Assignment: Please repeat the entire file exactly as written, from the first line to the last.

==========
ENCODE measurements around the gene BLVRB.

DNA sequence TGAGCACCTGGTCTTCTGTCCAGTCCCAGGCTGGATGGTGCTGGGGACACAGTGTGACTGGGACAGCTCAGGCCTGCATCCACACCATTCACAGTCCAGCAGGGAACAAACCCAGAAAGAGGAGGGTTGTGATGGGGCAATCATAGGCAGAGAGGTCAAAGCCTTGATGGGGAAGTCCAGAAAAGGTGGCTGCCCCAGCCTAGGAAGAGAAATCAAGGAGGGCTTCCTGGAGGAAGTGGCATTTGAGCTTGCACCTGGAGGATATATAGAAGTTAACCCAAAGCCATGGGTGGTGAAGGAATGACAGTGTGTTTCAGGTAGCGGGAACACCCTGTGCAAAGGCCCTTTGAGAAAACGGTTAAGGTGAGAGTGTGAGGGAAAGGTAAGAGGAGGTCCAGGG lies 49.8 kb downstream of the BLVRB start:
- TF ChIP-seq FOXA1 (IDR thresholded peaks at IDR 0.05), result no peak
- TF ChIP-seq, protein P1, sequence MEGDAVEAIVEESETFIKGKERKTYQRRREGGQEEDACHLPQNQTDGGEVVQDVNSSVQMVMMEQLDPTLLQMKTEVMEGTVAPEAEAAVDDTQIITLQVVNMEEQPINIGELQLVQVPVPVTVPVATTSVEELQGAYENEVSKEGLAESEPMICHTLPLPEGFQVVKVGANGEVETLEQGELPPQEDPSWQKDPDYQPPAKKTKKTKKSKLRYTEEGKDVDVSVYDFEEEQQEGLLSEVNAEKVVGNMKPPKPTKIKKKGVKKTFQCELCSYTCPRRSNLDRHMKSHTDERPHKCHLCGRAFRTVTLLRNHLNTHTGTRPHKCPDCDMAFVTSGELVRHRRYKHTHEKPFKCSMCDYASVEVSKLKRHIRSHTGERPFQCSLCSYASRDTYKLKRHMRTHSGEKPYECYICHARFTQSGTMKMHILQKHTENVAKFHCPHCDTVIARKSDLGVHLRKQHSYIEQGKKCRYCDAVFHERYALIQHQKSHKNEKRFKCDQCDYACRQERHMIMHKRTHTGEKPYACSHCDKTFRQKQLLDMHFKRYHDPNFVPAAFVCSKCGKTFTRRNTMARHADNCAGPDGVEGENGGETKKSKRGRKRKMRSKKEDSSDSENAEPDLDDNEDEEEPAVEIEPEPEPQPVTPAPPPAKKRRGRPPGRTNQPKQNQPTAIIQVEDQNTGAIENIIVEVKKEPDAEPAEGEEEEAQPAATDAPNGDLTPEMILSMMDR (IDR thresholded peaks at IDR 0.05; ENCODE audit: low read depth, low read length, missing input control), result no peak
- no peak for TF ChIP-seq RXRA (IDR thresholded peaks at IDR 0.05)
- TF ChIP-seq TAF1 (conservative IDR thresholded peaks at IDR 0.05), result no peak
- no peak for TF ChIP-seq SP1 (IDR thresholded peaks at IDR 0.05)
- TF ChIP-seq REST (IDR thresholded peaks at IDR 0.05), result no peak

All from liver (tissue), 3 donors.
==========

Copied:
ENCODE measurements around the gene BLVRB.

DNA sequence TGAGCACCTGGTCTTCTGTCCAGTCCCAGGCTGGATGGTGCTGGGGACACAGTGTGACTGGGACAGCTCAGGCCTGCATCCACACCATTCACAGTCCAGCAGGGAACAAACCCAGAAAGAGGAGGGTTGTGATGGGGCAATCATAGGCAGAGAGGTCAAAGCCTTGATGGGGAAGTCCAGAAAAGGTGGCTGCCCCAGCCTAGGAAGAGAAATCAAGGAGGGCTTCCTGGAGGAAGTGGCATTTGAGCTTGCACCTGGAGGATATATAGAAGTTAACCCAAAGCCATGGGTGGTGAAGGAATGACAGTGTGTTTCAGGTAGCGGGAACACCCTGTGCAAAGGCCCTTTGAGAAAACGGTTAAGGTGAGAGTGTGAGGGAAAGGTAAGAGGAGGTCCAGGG lies 49.8 kb downstream of the BLVRB start:
- TF ChIP-seq FOXA1 (IDR thresholded peaks at IDR 0.05), result no peak
- TF ChIP-seq, protein P1, sequence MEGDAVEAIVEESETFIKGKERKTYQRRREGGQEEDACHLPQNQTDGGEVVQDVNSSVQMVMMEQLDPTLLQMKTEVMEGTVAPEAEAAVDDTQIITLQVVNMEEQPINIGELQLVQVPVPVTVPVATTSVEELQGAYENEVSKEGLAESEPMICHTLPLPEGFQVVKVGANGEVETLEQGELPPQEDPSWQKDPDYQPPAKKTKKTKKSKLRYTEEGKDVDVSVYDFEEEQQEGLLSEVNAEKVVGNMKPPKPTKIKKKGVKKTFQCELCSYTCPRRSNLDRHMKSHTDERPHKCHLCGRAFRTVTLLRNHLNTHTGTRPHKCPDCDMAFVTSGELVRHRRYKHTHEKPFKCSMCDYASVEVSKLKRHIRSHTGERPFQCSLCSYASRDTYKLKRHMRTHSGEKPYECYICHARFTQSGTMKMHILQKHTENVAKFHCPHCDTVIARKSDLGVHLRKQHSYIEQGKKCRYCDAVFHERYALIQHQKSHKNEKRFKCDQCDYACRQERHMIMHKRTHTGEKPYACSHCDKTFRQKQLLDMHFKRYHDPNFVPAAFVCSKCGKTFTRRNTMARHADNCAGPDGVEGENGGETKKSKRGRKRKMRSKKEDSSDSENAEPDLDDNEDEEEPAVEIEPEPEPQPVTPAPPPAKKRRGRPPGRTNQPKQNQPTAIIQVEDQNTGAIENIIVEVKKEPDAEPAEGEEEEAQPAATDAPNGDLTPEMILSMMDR (IDR thresholded peaks at IDR 0.05; ENCODE audit: low read depth, low read length, missing input control), result no peak
- no peak for TF ChIP-seq RXRA (IDR thresholded peaks at IDR 0.05)
- TF ChIP-seq TAF1 (conservative IDR thresholded peaks at IDR 0.05), result no peak
- no peak for TF ChIP-seq SP1 (IDR thresholded peaks at IDR 0.05)
- TF ChIP-seq REST (IDR thresholded peaks at IDR 0.05), result no peak

All from liver (tissue), 3 donors.